Members of Chicago Dance Crash perform a piece that represents a romantic relationship Saturday night at
the Center of Performing Arts.
Straying away from the typical dances students are exposed to on MTV, Chicago Dance
Crash Multi-Disciplinary and Contemporary Dance Company performed Saturday night, illustrating how dancing is supposed to
The MC for the night was ISU Alum Michael Dice Jr. who gave a brief, comedic introduction to the dancers and
had them display some of their favorite moves.
The show featured six skilled dancers, Christopher McCray and Marissa
Moritz, the founders of CDC, and performers Lyndsey Rhoads, Kyle Terry, Laura Tomlinson and guest dancer Lonnie Johnson.
range of talent among the dancers was endless, which brought a combination of variety, style and energy to the show.
off the hour long presentation, three female dancers performed, for the first time, a dance called "TOJ and High Resolution,"
choreographed by Kyle Terry.
The dance was about relationships and how there is a constant fight between attraction
A lot of acrobatics and animalistic type movements were incorporated into the dance, making it unique.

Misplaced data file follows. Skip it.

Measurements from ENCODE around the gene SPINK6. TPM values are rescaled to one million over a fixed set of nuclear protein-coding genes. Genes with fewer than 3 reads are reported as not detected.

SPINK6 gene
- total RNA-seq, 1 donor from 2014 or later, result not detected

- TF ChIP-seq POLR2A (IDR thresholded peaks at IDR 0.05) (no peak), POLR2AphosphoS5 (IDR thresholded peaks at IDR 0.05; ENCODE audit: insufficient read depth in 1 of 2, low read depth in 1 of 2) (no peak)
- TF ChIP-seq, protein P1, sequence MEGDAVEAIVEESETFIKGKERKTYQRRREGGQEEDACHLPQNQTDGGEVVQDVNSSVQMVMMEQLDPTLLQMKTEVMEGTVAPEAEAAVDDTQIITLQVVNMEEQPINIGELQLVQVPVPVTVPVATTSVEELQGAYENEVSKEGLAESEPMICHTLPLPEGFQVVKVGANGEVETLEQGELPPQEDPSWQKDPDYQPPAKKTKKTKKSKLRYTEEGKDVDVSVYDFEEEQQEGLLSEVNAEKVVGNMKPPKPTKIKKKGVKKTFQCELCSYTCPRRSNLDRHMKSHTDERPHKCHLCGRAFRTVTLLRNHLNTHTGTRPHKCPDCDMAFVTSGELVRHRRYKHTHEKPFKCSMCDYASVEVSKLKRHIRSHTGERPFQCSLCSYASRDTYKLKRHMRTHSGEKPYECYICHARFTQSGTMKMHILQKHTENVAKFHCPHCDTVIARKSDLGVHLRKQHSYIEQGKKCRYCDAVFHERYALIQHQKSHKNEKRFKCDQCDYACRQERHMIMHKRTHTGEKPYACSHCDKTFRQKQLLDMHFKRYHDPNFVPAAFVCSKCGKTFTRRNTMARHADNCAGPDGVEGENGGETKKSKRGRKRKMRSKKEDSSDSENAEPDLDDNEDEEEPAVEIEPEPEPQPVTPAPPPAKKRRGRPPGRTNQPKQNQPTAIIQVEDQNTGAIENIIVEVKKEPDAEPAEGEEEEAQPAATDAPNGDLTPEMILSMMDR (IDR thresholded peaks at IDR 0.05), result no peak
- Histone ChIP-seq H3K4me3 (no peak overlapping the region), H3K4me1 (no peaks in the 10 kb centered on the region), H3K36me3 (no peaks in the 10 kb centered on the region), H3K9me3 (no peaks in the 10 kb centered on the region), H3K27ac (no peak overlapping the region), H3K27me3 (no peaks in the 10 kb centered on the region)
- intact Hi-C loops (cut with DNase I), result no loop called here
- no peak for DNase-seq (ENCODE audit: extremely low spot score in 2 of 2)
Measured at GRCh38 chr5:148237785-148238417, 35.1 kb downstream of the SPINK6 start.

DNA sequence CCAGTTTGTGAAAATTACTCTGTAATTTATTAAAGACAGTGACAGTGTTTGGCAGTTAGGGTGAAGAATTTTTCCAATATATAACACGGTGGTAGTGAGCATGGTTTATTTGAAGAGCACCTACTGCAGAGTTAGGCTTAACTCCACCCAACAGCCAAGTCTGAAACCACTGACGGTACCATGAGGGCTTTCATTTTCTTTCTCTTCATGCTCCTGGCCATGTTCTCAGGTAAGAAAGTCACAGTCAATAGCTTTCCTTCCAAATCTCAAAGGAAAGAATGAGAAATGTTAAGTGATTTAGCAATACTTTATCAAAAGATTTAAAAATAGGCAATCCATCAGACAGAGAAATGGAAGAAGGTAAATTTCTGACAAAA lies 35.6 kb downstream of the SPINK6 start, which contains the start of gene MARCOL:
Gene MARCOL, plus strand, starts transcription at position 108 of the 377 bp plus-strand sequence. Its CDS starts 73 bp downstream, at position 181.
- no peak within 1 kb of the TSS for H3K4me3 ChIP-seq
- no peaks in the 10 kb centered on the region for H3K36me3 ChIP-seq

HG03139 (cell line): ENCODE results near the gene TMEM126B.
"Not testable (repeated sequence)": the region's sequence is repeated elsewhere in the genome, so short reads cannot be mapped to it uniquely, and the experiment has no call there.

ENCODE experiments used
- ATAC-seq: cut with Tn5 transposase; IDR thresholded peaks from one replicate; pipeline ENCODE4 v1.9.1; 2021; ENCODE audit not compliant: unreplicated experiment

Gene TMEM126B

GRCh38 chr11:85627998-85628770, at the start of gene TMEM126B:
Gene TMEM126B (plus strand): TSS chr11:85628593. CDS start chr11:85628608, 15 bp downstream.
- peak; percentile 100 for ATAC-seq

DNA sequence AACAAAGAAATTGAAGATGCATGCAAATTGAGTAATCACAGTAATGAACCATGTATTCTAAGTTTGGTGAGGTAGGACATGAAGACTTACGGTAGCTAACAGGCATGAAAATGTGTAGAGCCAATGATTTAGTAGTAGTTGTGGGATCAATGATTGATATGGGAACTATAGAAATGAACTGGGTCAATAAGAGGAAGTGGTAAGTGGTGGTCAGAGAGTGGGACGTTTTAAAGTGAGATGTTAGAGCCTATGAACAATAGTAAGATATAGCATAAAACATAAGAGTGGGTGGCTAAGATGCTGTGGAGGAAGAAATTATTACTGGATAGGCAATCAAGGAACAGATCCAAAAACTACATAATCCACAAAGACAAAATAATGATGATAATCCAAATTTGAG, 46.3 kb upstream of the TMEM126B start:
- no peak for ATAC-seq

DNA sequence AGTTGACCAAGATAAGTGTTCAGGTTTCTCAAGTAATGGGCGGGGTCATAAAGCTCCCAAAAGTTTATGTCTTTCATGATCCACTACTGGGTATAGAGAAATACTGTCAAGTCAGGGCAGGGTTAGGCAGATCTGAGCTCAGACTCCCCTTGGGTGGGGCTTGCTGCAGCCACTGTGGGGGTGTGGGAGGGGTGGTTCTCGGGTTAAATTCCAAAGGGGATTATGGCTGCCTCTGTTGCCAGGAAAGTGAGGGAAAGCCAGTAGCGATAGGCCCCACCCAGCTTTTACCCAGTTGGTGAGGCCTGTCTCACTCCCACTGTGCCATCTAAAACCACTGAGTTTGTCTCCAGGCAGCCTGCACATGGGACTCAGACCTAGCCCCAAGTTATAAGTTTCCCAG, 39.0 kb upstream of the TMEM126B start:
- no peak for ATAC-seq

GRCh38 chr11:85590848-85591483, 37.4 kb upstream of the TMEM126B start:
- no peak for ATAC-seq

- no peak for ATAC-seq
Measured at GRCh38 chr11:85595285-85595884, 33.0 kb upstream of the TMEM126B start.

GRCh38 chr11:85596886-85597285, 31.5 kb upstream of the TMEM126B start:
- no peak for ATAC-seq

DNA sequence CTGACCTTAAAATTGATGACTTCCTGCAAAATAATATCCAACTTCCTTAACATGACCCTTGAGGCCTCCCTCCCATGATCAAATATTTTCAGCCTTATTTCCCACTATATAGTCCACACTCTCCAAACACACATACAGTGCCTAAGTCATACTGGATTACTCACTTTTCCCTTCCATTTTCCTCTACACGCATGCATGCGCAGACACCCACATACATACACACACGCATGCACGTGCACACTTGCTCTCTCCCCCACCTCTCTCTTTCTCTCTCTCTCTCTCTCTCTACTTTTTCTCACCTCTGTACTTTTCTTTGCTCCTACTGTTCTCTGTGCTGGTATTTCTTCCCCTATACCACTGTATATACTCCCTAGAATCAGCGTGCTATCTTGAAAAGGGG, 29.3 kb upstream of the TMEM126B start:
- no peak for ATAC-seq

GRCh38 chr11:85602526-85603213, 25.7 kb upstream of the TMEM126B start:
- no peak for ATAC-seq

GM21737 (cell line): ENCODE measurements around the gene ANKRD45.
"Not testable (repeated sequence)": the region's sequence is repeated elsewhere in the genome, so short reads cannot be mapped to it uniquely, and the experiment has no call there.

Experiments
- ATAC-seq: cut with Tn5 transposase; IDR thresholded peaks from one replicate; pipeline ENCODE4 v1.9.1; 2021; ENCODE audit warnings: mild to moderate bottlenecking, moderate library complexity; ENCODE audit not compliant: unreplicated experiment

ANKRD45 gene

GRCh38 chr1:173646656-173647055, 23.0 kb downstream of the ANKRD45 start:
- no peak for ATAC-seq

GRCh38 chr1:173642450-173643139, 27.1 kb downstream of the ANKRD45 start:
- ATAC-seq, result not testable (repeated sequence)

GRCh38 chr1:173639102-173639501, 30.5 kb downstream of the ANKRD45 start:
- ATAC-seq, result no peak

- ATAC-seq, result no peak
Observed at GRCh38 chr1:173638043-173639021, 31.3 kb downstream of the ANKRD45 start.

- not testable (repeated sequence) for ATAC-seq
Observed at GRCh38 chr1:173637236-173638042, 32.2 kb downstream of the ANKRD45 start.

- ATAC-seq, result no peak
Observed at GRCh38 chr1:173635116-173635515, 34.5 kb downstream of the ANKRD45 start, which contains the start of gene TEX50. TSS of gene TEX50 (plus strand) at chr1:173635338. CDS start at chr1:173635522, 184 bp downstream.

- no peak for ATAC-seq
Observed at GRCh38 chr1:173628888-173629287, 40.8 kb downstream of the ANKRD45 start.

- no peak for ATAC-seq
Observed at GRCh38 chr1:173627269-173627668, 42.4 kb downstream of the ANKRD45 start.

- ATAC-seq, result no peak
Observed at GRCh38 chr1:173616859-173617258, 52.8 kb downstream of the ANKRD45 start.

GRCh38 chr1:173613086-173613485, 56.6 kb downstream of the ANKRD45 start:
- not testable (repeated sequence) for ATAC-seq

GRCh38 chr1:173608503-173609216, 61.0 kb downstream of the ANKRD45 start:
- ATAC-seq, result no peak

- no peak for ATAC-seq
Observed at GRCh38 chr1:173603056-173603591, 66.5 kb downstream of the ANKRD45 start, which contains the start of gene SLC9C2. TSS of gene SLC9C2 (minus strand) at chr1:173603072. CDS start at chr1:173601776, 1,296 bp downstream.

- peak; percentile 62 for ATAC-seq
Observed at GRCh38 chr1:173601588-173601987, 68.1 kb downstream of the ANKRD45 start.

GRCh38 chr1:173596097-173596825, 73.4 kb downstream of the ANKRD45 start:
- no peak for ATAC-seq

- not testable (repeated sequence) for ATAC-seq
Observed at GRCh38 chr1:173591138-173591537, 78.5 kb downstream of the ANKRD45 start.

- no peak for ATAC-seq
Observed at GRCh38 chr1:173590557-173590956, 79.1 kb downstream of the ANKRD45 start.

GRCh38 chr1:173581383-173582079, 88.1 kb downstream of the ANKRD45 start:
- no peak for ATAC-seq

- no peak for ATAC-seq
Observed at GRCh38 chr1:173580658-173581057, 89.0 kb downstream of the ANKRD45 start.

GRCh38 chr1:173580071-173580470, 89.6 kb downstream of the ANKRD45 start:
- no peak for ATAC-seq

to perform was Christopher McCray, who choreographed "Lazy Bums." The CPA filled with darkness and spotlights were placed
on McCray, placing emphasis on his every movement.
McCray's dance exemplified how much one can do with limited space.
During some points of the dance, he laid on the floor as if in pain, but would get up suddenly and do a flip or strength requiring
McCray's movements were dramatic and contorted. "Lazy Bums" was definitely an unusually executed dance.
McCray's performance, three dancers presented "What Acceptance Must Feel Like," choreographed by Marissa Moritz. A slow, monotonic
jazz-like song accompanied the dancers, setting the mood throughout the performance.
For the majority of the time the
ladies were doing the same moves, but then all of a sudden a dancer would do something dissimilar and the attention was placed
on that dancer.
This gave the audience members multiple things to watch.
After Moritz's dance, Kyle Terry gave
the audience a complex, yet heart-stopping demonstration of the Afro-Brazilian art form called capoeira.